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Hallucinations.

By Oliver Sacks

British neurologist Oliver Sacks is also an award-winning author whose nonfiction generally focuses on explaining medical mysteries to nonscientists. Awakenings (1978) was made into an Oscar-nominated movie, starring Robin Williams and Robert De Niro, in 1990, and other books, including The Man Who Mistook His Wife for a Hat (1985) and Musicophilia: Tales of Music and the Brain (**** Jan/Feb 2008), have become best sellers.

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THE TOPIC: Drawing on the latest scientific discoveries, individual case studies, and personal experience, Sacks seeks to shed light on a widely misunderstood topic. Hallucinations--sights, sounds, smells, and tactile impressions without an external physical cause--have long been considered the product of acute mental illness or brain damage "even though the vast majority of hallucinations have no such dark implications," Sacks writes. Instead, most are triggered by blindness, epilepsy, sleep disorders, emotional trauma, drug use, and sensory deprivation, and they range from the "auras" associated with migraines to intricate dramatizations involving people, animals, and sometimes monsters. Throughout history, Sacks argues, hallucinations have been a cultural phenomenon as well as a medical one, inspiring literature, art, music, folklore, and religion. They are, ultimately, "an essential part of the human condition."

Knopf. 352 pages. $26.95. ISBN: 9780307957245

Boston Globe ****

"Readers may find Hallucinations a bit lacking in [personal stories], since most of the clinical anecdotes here are quite brief. But a whole chapter of Hallucinations centering on his regular use of amphetamines, morphine, and LSD in the 1960s, is vintage Sacks." SUZANNE KOVEN

Cleveland Plain Dealer ****

"Sacks proves both empathetic and humane. ... Consistently, he manages to convey his fascination without converting his subjects into circus sideshows." BILL EICHENBERGER

Guardian (UK) ****

"For those unacquainted with Sacks's earlier work, Hallucinations is a perfectly respectable place to start, but for those already familiar with such classic works as The Man Who Mistook his Wife for a Hat, Awakenings and the more recent Musicophilia, there is pleasure to be gained from the way he cross-references, with one case history--say, in the case of the latter, of musical hallucination (some people have both auditory hallucinations of music they've never heard, and also 'see' equally bizarre musical notation plastered all over their visual field)--reappearing, and being re-examined from a different angle. ... I would say that Hallucinations is really the keystone of the amazing edifice that is this remarkable thinker's oeuvre; a body of work that sets out to do nothing more or less than examine the totality of human being from the perspective of neurology." WILL SELF

Miami Herald ****

"With his special mix of patient case studies, historical accounts, reader correspondence and personal experience, Oliver Sacks has again found a way to unlock one of the mysteries of our brains. ... Sacks' descriptions of the types of hallucinations people experience is fascinating and often funny." SUSANNAH NESMITH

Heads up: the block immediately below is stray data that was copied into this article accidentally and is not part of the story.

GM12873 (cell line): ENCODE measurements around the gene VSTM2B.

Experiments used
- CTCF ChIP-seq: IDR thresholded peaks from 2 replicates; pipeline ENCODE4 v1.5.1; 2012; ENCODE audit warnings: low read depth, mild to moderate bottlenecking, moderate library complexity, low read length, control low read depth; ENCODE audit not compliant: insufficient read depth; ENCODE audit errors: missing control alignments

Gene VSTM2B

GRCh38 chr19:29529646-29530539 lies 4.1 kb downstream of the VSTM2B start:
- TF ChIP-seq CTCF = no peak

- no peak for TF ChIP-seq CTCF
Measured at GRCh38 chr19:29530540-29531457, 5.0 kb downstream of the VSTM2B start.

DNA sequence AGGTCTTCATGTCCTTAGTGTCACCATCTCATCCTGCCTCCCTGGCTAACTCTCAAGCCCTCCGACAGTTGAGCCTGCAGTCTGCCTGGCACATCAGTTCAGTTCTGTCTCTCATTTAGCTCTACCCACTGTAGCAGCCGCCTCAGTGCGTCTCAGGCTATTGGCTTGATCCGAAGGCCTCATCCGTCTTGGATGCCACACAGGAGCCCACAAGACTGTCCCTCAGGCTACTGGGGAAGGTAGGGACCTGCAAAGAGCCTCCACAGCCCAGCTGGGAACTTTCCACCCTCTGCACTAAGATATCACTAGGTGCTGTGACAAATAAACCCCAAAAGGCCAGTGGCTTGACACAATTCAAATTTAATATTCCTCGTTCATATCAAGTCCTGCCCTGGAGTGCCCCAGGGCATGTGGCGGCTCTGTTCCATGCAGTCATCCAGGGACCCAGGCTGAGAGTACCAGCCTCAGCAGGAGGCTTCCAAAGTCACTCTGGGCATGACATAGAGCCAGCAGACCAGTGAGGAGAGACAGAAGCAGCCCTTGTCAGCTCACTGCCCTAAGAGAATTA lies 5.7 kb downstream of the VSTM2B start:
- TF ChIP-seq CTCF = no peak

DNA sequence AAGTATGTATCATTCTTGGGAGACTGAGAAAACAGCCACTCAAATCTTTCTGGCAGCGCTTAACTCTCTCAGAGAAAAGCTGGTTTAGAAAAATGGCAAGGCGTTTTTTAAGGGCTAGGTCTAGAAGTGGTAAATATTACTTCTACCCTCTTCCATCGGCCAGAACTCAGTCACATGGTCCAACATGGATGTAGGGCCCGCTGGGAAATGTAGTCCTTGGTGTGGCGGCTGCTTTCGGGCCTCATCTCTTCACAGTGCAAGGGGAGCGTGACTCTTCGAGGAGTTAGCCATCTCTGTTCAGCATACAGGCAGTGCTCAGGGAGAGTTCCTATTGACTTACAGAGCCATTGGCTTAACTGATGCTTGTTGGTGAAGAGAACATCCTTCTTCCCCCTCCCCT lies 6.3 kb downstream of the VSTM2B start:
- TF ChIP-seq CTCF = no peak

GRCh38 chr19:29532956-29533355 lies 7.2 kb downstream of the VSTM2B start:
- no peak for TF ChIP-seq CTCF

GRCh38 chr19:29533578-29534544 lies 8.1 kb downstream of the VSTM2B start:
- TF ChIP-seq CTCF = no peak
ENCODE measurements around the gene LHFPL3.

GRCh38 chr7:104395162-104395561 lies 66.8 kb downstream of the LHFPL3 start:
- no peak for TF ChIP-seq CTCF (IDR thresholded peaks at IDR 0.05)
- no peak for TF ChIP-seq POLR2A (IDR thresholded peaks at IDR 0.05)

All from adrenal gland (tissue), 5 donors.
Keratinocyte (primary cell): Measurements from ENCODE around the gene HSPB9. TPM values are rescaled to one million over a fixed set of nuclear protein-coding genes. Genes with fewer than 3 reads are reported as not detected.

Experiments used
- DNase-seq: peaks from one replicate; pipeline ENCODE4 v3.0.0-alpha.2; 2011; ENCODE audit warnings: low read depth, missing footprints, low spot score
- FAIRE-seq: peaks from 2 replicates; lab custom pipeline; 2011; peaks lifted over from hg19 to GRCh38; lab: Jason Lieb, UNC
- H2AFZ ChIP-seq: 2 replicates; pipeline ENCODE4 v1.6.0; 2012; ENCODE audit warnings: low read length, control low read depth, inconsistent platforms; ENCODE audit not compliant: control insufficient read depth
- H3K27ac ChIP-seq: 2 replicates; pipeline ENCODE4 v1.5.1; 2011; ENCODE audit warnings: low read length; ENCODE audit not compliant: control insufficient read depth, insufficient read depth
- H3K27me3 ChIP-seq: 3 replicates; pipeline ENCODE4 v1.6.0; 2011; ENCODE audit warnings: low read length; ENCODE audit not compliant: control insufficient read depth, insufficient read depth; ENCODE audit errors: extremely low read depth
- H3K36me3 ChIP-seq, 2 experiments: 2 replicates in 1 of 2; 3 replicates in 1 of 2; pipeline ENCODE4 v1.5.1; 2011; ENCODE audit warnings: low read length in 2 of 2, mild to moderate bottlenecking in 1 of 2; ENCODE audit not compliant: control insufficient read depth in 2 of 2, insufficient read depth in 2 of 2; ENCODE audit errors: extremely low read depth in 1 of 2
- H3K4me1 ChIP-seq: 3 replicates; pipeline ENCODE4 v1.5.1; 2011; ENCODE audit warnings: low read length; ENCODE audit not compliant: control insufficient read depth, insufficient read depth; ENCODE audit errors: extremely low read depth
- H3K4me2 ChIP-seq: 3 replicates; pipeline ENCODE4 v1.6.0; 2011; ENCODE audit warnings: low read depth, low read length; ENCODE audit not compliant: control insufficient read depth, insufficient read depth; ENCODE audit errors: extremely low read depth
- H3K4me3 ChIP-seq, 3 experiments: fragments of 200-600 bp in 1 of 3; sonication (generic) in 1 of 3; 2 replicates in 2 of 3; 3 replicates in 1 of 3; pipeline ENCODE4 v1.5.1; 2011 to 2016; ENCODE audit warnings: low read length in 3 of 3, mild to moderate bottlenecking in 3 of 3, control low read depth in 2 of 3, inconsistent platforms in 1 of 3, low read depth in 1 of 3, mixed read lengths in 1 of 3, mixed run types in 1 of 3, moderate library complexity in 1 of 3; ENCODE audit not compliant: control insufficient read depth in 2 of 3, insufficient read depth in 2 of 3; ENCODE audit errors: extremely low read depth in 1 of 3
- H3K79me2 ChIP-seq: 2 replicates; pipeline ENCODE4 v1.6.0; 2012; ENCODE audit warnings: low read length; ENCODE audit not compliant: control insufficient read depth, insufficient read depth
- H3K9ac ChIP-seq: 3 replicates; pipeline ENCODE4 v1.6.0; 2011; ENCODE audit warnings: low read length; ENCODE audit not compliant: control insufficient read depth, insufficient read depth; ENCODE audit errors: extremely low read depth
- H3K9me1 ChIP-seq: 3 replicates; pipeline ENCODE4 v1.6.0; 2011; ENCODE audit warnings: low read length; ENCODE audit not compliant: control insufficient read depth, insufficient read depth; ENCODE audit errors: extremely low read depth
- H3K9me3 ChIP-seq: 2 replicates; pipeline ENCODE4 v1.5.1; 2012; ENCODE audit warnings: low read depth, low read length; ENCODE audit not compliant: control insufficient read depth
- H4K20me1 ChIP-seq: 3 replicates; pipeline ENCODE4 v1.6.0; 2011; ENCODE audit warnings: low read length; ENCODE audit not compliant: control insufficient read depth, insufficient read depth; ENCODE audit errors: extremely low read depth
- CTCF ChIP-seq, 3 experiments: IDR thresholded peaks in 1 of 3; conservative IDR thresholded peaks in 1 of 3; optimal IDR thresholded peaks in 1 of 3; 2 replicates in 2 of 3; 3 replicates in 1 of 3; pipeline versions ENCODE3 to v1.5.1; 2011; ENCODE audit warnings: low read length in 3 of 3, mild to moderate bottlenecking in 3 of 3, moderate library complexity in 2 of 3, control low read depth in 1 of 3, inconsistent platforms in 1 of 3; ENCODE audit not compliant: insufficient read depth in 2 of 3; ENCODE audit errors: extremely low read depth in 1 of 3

Minneapolis Star Tribune ****

"Sacks keeps complicated medical terminology to a minimum, giving readers enough information to understand some causes of hallucinations without lapsing into medical lecture mode. ... [It's] the first-person vignettes that breathe life into this book." RACHAEL HANEL

Salon.com ****

"Instead of dishing out the usual half-dozen purportedly useful, possibly dubious and probably oversimplified speculations about the average mind [produced by other science writers], he gives us the exceptional and the idiosyncratic. He conveys, as ever, an expansive enthusiasm for the brain itself, for its complexity and resilience and for the myriad ways that the individual owners of remarkable brains have learn to understand, cope with and even relish their own neural eccentricities." LAURA MILLER

Entertainment Weekly ****

"Reading so many deeply bizarre personal accounts of seeing things that aren't there can get tiresome--it's like listening to people describe dreams. But at its best, Hallucinations is an absorbing plunge into a mystery of the mind." STEPHAN LEE

CRITICAL SUMMARY

In his latest foray into the human brain, Sacks provides a broad panorama of the views and role of hallucinations through history, and he convincingly argues that they have been instrumental in shaping human culture. However, it is the personal stories and anecdotes he relates--by turns "delightful, entertaining, bizarre and sometimes downright terrifying" (Minneapolis Star Tribune)--that truly bring this book to life. Sacks's evident respect for his patients, his accessible and straightforward prose (for those of us who aren't neurologists), and his unflinching frankness in describing his own drug-induced hallucinations charmed and captivated reviewers. Anyone with an interest in the inner workings of the mind will enjoy this "wide-ranging, compassionate and ultimately revelatory survey of [its] strange terrain" (Guardian).
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Author:Sacks, Oliver
Publication:Bookmarks
Article Type:Book review
Date:Jan 1, 2013
Words:748
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